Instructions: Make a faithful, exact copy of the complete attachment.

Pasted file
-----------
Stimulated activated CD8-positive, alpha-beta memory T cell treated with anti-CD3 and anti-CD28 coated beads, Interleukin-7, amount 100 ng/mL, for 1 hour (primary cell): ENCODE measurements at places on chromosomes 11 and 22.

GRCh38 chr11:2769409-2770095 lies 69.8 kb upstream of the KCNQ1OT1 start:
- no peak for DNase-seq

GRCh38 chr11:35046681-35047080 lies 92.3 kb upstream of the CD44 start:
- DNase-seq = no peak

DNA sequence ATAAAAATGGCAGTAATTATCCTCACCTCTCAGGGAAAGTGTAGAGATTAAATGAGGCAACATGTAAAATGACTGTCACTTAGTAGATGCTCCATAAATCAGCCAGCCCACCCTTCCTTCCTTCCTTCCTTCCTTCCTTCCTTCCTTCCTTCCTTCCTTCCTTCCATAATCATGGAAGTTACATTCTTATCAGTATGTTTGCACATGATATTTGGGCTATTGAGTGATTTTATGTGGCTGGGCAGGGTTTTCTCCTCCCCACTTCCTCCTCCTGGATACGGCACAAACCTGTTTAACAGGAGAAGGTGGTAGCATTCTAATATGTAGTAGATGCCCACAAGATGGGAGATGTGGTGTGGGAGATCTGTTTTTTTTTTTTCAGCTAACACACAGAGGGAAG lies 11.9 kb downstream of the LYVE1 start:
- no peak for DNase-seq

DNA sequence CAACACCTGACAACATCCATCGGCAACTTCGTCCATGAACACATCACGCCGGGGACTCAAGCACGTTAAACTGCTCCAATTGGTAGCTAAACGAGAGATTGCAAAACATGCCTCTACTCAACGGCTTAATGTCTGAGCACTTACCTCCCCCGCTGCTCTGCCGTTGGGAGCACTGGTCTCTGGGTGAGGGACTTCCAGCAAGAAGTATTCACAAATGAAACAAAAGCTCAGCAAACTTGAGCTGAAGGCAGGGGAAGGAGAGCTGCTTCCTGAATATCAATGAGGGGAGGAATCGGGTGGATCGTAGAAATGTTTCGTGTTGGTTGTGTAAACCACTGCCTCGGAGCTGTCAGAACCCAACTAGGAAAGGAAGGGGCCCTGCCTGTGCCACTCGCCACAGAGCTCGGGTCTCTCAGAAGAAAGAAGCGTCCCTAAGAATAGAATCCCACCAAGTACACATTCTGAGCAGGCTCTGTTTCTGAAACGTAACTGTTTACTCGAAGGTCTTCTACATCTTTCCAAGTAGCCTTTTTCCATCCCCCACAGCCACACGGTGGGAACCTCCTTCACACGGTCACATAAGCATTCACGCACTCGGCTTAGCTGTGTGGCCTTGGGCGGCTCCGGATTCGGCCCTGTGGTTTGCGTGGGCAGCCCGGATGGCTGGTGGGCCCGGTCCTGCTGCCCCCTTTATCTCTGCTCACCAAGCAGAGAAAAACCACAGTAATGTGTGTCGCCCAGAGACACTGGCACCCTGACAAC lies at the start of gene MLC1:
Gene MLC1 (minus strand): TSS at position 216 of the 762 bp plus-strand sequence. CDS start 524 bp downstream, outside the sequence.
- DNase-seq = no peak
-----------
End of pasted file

Stimulated activated CD8-positive, alpha-beta memory T cell treated with anti-CD3 and anti-CD28 coated beads, Interleukin-7, amount 100 ng/mL, for 1 hour (primary cell): ENCODE measurements at places on chromosomes 11 and 22.

GRCh38 chr11:2769409-2770095 lies 69.8 kb upstream of the KCNQ1OT1 start:
- no peak for DNase-seq

GRCh38 chr11:35046681-35047080 lies 92.3 kb upstream of the CD44 start:
- DNase-seq = no peak

DNA sequence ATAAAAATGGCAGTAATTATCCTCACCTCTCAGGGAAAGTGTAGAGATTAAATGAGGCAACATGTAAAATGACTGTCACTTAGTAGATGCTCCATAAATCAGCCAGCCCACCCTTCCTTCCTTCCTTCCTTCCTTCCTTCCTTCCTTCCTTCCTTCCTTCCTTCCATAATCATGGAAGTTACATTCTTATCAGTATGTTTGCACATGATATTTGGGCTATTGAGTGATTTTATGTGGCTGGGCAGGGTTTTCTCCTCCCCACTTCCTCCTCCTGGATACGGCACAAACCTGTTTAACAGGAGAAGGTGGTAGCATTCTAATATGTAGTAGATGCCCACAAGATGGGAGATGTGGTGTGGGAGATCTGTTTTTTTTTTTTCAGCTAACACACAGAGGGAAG lies 11.9 kb downstream of the LYVE1 start:
- no peak for DNase-seq

DNA sequence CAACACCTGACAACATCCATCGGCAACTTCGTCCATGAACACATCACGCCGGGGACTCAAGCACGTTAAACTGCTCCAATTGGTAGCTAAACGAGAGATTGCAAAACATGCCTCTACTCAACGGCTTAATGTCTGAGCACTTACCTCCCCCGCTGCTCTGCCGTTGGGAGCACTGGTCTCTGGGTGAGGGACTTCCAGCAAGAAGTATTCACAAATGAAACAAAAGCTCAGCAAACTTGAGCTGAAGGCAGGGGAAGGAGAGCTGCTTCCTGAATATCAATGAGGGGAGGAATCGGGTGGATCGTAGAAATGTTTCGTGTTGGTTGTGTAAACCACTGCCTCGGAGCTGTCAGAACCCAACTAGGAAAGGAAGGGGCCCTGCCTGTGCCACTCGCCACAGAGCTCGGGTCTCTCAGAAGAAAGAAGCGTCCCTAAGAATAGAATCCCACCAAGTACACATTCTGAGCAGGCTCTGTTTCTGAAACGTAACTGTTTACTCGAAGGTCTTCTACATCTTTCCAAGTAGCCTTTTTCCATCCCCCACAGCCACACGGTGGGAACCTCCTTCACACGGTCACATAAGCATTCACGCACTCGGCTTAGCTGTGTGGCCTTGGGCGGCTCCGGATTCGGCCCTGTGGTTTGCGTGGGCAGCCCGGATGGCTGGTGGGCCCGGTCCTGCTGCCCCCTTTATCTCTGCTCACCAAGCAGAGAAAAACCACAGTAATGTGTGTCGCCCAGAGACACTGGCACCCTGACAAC lies at the start of gene MLC1:
Gene MLC1 (minus strand): TSS at position 216 of the 762 bp plus-strand sequence. CDS start 524 bp downstream, outside the sequence.
- DNase-seq = no peak